At Harper Macleod we're lucky to have Paralympian Samantha ‘Sammi’ Kinghorn as our Athlete Ambassador. We've been part of Team Kinghorn since 2013, when Sammi was a 17-year-old novice. Now 21, she is Britain's fastest ever female wheelchair racer and a veteran of major championships.
Just over five years ago, Sammi lined up for her first ever wheelchair race – the 2012 London Mini-Marathon. We caught up with her as she looked back on that memory, and at the painful winter training regime which will hopefully set her up for a return to London this summer for the World Para Athletics Championships.
[UPDATE15.05.17 : All the hard work paid off as Sammi smashed the T53 200m World Record in her first race of the season in Arizona. She recorded a time of 28.67 to take more than a quarter of a second off the previous record. She won all five of her races at the first big meet of the season.]
After some long, dark months during which Sammi Kinghorn laid the foundations for the season ahead, Scotland's leading wheelchair racer is ready to begin racing with competitions in the US and Europe over the next few weeks.
This year, all roads lead to London, where the World Para Athletics Championships take place in July.
It's a far cry from April 2012, when Sammi took part in the race which started the wheels turning on her sporting career. She can vividly recall her 16-year-old self on the start line of the London Mini-Marathon, back when she couldn't have imagined what the future would bring.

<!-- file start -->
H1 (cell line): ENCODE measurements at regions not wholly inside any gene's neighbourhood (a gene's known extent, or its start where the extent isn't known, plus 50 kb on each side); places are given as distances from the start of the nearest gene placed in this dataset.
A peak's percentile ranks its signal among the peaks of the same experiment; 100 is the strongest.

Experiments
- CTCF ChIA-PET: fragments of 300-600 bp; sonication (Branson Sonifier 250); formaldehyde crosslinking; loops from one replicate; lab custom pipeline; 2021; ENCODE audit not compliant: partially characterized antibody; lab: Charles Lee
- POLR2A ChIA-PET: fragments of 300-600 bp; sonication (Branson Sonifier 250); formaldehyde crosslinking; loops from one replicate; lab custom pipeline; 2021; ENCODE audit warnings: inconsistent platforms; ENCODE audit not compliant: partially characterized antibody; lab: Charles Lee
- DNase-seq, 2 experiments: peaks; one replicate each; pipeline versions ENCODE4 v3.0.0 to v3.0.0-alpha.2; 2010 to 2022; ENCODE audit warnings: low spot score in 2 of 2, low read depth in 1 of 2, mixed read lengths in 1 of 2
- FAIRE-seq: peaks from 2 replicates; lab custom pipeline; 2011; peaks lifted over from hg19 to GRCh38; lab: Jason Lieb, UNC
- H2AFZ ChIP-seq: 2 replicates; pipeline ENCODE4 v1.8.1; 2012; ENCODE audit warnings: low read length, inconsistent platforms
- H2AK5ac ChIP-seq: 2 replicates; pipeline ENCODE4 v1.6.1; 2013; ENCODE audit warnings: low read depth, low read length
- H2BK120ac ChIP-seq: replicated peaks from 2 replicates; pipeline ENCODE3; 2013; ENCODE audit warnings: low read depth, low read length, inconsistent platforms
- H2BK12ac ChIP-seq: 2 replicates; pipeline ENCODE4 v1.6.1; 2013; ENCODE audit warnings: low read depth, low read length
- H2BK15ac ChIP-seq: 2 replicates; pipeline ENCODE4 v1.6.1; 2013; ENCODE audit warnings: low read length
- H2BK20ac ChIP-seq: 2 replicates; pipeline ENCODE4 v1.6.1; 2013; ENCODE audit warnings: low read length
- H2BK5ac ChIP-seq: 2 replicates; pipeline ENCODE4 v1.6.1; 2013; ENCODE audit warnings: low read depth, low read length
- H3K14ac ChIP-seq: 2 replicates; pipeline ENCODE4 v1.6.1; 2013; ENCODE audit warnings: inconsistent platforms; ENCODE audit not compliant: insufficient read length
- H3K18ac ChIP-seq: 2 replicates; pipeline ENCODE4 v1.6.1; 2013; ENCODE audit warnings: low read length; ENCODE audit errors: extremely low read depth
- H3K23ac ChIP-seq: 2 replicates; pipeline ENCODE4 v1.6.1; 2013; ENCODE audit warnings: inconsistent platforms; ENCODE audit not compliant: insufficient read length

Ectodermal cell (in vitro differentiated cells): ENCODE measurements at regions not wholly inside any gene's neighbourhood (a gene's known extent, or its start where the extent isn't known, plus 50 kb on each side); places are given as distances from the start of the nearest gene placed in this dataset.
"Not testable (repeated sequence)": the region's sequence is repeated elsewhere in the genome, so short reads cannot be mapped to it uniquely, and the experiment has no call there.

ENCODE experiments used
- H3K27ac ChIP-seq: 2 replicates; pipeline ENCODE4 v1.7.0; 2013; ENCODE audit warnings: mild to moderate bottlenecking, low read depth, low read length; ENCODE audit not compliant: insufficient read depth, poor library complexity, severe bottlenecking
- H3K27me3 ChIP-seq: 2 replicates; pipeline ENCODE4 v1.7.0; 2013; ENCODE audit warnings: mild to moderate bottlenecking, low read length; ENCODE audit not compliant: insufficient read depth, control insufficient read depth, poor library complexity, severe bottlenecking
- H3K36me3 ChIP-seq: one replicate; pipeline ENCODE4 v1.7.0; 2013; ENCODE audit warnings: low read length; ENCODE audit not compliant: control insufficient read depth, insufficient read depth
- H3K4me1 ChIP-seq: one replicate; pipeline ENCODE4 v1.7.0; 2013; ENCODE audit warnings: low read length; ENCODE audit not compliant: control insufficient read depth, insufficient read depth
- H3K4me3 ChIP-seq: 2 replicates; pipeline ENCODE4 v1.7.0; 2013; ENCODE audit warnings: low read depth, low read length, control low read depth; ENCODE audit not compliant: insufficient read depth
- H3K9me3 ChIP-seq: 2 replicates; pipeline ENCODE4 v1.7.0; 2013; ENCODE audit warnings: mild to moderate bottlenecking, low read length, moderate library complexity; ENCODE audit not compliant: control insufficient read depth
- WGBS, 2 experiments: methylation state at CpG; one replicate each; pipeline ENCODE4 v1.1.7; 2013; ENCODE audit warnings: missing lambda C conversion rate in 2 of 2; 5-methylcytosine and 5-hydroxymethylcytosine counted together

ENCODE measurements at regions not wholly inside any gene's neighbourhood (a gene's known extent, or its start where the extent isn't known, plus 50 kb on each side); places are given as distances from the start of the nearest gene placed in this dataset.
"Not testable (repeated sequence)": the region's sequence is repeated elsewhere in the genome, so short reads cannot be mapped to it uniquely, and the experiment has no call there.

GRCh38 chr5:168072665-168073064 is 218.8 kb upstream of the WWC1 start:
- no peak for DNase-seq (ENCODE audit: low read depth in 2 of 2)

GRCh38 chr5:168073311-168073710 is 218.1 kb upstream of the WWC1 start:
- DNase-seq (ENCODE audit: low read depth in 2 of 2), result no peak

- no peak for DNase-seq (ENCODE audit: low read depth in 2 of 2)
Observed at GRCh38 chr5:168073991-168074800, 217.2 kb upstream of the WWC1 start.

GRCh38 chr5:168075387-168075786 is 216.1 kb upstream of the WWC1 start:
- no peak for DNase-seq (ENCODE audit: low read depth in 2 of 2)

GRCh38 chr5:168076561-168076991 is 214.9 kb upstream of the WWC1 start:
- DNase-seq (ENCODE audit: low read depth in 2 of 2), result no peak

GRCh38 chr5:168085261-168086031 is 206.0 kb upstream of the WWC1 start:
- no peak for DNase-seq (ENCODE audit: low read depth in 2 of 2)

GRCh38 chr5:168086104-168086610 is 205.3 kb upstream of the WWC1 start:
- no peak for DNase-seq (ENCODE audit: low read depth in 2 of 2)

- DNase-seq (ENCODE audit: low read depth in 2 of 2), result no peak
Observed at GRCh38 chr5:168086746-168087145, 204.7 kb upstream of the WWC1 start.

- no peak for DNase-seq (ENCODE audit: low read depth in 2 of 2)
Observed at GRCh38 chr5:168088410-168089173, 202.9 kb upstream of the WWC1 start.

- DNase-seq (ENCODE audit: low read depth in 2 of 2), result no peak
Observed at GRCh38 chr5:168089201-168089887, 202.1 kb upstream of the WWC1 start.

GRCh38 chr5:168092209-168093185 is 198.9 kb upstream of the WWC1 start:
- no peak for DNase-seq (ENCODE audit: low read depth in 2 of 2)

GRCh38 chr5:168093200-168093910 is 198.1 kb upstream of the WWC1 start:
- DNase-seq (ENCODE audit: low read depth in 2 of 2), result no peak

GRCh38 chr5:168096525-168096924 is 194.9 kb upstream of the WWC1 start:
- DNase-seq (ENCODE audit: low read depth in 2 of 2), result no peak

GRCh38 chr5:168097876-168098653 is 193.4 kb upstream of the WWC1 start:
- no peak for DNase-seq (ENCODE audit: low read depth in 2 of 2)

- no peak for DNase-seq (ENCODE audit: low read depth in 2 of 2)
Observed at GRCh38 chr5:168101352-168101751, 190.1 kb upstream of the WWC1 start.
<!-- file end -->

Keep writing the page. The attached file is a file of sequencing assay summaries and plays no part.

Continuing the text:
Sammi said: "I can still remember it so well. We got into London at 2am and I was so nervous beforehand and at the start. But I can remember crossing the finish line and thinking that was so much fun. My mum and dad were there too, and none of us realised how far this would take us. The time has gone really fast though I can't quite believe that's five years already.
"I've been to every major since then – Commonwealth Games, European Championships, World Championships and Paralympics - and I don't think I could really have envisaged that. It was my dream and I wanted to get there but to be selected so soon and continue to be on the team has been amazing.
"A lot has changed, but some things never do. I still get so nervous before the start of a race. And at the end, especially if I see the time and I've done well, I always know that it's been worth it - even those training sessions where you feel like you're going to throw up everywhere. I don't think you can do the sport unless you really love it and I still enjoy most sessions."
Winter training – and a spot of sunshine
Sammi has just completed what is really only her third full-on winter training regime – a gruelling period during which she pushes her body to the limit to increase her strength and conditioning for the year ahead. The hard graft was lightened a little by a training camp in Tenerife in April, where she was joined by coach Ian Mirfin and Irish racer Pat Monahan among others, but even then it's something only the dedicated could endure.
She says: "You are literally sore every day. You get up every morning and you're going to have DOMS (delayed onset muscle soreness). Every time you're in the gym you're trying to lift heavier weights than you did the day before. There is no slackening off so it's tough. You're pushing and feel like your arms cannot move any faster, it's almost like you're in slow motion even though you're going at a good speed. It's a funny feeling but you've just got to push through it.